Firstly, we pay a tax levy for our health care. It does not cover the cost of health care but it does significantly contribute towards the cost of Australia's health care costs. It is around 2% or 2.5% of taxpayers income. I've never heard of anyone objecting to pay the levy.
Should you have a heart attack, a stroke, cancer or childhood meningitis, you will get the best of care in our public hospitals and there will be minimal, if any, out of pocket expenses. You can expect to wait a long time in Emergency at public hospitals with a minor complaint as you are triaged into the most serious are dealt with first. A splinter in your finger to be removed will have you at the end of the list and you could wait many many hours in the waiting room, as you see drug addict overdoses treated before you and even drunk people who behaved badly and hurt themselves. You can go to Emergency for any health reason but I expect you are advised if it is minor, to go elsewhere. Nevertheless, you have a right to be seen.
There are many ailments that you will have to wait for in the public system. Allergies? Hip replacement? Dietician. The list is long. These items are wrongly called Elective Surgery, although often they are anything but elective, but generally they are not life threatening. What you can do is shop around public hospitals, including in the country and may get on a shorter waiting list, but note, generally the best surgeons work at what are known as our major teaching hospitals.
There are in capital cities and some smaller cities, hospitals dedicated to an area of health, such as the Women's Hospital, Children's Hospital and cancer hospitals.
Using tax rebates and penalties, typical carrot and stick approach, the government strongly encourages those who could afford it to take out private health insurance.
Mother has top hospital private health cover that her children pay for. Her recent hospital stay cost her nothing, aside from about $250 excess when she was admitted to the first hospital. That is a one off annual cost, so you never pay it again in the same year.
When I had surgery several years ago, I paid the $250 too, but as I was not an old age pensioner, I was charged more by the surgeon than health insurance or the government would pay and I had to make up the difference, which added to the $250 brought the bill up to around $1000. It wasn't urgent surgery and I should have used the public system.
But what I have since learnt is that you can use the public hospital system as a private patient. You have to do a bit bargaining. Tell them that you will attend as a private patient but tell them you don't want out of pocket costs. They win and so do you. Private patients are quite profitable for public hospitals.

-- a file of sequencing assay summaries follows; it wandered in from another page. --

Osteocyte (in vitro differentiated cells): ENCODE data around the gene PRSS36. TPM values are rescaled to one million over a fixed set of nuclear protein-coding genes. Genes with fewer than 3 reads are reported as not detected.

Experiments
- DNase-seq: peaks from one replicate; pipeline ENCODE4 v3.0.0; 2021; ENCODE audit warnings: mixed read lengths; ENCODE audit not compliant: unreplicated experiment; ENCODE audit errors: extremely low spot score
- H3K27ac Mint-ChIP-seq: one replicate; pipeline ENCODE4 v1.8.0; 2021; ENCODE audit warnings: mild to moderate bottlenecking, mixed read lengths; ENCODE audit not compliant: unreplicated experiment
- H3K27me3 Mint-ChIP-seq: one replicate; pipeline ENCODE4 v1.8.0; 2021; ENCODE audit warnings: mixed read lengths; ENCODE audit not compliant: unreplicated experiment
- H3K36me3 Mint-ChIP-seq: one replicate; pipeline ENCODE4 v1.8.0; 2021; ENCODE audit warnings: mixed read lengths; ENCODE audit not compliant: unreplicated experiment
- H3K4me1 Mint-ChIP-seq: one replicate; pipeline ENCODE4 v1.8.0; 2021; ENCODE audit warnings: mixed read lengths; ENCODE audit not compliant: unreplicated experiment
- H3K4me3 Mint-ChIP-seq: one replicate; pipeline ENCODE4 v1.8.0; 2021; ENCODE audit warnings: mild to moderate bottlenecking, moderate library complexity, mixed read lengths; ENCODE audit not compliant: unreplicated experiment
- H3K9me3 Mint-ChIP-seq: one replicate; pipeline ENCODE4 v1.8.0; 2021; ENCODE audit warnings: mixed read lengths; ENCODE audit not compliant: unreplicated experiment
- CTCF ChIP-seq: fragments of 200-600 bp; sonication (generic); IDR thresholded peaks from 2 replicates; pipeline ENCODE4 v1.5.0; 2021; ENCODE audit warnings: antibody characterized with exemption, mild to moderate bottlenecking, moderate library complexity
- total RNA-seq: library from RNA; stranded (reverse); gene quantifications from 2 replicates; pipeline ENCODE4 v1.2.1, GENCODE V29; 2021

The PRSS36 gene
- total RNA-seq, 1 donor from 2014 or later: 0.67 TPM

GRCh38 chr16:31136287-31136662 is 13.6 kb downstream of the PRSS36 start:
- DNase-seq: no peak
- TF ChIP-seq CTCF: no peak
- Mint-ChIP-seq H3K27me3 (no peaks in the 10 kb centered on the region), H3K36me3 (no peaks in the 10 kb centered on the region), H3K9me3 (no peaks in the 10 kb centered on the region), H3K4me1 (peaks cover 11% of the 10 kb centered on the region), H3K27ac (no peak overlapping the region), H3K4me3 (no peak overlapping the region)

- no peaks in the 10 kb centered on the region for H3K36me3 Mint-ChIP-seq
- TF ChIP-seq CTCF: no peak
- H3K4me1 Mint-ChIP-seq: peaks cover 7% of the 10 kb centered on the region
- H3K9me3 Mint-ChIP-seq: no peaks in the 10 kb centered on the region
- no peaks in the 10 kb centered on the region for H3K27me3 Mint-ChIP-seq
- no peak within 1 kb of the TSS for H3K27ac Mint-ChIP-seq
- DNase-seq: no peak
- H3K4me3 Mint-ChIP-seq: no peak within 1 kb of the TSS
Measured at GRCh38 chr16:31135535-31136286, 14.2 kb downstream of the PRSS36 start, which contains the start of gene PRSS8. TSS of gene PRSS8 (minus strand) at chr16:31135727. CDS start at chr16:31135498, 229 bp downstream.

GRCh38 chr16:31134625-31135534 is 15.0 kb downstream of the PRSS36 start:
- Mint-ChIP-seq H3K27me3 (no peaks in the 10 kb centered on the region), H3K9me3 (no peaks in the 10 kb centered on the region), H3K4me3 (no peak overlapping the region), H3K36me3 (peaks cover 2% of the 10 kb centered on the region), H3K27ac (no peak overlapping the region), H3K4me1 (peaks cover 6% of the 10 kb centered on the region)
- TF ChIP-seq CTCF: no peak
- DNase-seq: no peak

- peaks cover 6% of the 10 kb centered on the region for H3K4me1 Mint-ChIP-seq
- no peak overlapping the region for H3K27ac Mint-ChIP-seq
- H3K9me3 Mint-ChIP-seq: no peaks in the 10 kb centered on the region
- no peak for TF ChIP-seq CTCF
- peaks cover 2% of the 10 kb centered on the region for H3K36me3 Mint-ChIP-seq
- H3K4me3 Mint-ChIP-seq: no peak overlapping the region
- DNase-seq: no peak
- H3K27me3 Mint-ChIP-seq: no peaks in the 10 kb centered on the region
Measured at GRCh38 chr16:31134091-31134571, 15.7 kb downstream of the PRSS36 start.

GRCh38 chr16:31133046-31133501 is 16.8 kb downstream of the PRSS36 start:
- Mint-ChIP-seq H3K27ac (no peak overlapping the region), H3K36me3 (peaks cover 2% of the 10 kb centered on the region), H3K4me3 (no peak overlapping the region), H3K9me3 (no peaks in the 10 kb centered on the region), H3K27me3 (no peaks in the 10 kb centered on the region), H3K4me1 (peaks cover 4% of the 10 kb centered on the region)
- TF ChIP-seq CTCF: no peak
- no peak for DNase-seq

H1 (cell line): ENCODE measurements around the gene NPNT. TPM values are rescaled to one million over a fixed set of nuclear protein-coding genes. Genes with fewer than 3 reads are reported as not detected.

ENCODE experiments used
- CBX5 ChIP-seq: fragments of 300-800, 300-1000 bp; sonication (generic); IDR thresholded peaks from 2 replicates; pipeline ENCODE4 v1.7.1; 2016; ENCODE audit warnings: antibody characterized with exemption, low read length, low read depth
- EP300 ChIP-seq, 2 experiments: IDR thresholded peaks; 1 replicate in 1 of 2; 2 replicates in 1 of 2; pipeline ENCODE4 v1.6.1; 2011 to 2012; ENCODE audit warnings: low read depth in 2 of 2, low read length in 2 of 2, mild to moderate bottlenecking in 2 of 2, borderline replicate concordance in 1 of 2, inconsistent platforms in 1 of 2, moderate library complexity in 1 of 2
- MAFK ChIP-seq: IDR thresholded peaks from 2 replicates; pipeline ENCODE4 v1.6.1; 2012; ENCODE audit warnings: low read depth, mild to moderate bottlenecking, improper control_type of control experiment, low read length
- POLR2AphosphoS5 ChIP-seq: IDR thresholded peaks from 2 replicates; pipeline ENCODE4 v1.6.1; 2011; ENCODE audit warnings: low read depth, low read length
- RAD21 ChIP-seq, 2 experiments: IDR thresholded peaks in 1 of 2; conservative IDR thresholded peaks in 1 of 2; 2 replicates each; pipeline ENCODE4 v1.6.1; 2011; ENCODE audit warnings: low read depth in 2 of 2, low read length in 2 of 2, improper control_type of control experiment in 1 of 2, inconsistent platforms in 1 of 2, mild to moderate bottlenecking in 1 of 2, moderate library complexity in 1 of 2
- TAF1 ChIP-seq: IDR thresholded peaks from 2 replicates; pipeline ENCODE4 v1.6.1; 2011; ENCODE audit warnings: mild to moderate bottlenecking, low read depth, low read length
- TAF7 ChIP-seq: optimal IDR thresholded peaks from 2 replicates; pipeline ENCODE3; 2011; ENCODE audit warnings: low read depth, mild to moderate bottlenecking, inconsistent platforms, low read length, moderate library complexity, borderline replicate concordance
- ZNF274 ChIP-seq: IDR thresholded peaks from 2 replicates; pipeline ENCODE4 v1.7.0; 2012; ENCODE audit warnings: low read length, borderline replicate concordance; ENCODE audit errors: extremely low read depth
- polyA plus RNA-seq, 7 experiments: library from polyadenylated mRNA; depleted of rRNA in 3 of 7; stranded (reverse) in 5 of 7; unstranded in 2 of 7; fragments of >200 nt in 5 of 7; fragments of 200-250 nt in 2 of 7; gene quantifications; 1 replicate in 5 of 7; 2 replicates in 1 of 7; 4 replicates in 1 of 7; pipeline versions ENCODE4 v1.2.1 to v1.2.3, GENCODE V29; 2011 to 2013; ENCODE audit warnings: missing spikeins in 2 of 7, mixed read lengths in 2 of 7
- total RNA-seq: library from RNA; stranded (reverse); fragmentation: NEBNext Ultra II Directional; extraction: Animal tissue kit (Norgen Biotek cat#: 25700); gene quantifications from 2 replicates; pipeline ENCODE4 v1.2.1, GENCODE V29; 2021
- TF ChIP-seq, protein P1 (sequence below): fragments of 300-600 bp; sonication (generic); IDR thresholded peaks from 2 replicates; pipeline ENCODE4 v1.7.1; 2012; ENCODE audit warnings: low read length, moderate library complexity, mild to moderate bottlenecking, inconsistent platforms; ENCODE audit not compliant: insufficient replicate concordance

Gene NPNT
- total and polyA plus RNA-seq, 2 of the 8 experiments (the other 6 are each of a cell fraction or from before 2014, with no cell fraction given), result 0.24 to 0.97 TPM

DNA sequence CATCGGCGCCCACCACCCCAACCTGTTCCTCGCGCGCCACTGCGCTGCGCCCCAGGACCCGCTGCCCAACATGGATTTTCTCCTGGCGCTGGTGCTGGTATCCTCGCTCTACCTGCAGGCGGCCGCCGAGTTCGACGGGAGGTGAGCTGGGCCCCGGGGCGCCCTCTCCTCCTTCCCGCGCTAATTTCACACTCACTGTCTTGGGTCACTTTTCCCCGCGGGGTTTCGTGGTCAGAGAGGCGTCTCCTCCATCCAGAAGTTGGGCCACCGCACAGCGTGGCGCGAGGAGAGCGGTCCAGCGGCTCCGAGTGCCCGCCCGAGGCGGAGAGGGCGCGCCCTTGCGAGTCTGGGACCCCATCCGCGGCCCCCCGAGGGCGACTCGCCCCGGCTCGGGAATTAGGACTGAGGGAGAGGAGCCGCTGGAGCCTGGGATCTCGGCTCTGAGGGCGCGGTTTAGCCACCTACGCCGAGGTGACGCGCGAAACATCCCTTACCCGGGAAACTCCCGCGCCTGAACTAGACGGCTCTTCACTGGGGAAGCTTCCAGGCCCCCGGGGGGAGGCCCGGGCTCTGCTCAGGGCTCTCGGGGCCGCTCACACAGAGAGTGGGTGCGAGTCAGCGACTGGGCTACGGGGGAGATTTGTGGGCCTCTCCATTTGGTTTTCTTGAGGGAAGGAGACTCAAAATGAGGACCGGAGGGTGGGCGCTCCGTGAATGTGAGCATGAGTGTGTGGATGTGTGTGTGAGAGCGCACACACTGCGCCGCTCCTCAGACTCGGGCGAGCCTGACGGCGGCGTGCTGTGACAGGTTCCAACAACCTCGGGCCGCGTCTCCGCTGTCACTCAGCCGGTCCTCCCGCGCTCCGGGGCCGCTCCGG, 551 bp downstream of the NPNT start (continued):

I'd better mention doctors, general practitioners. I pay around $70 to my doctor. The government gives me back about $33. There are what are known as bulk billing clinics, where you can be treated for the cost of what the government pays. But there as not as many as there used to be as the $33 has been frozen and it is a pretty minimal return for a doctor. You will get good enough care, but it is not like having your own doctor.
Mother attends a clinic that is halfway in between, and as a poor pensioner, she would probably not be charged at any doctor practice anyway. She sees her own doctor who works there and she has come to know and complains about endlessly. R as a not so poor pensioner pays to see his doctor. His doctor knows his income in limited, and so at times does not charge R if it is quick visit. R pays for a necessary drug that for some reason is not subsidised by our government as many drugs are. It costs him around $40 per month. As a pensioner, most drugs are for him are about $5. For me, I pay the full price up to around $30 and then a government subsidy kicks in.
In summary, you are entitled to free health care in Australia. You just may have to wait at times, a long time in some cases and there are some aspects about it that aren't very good. If you have the time, generally you can get your required medications from public hospitals as a public patient for free (not entirely sure about that). Our system is not too bad, but disincentives for overuse of the public system are in place.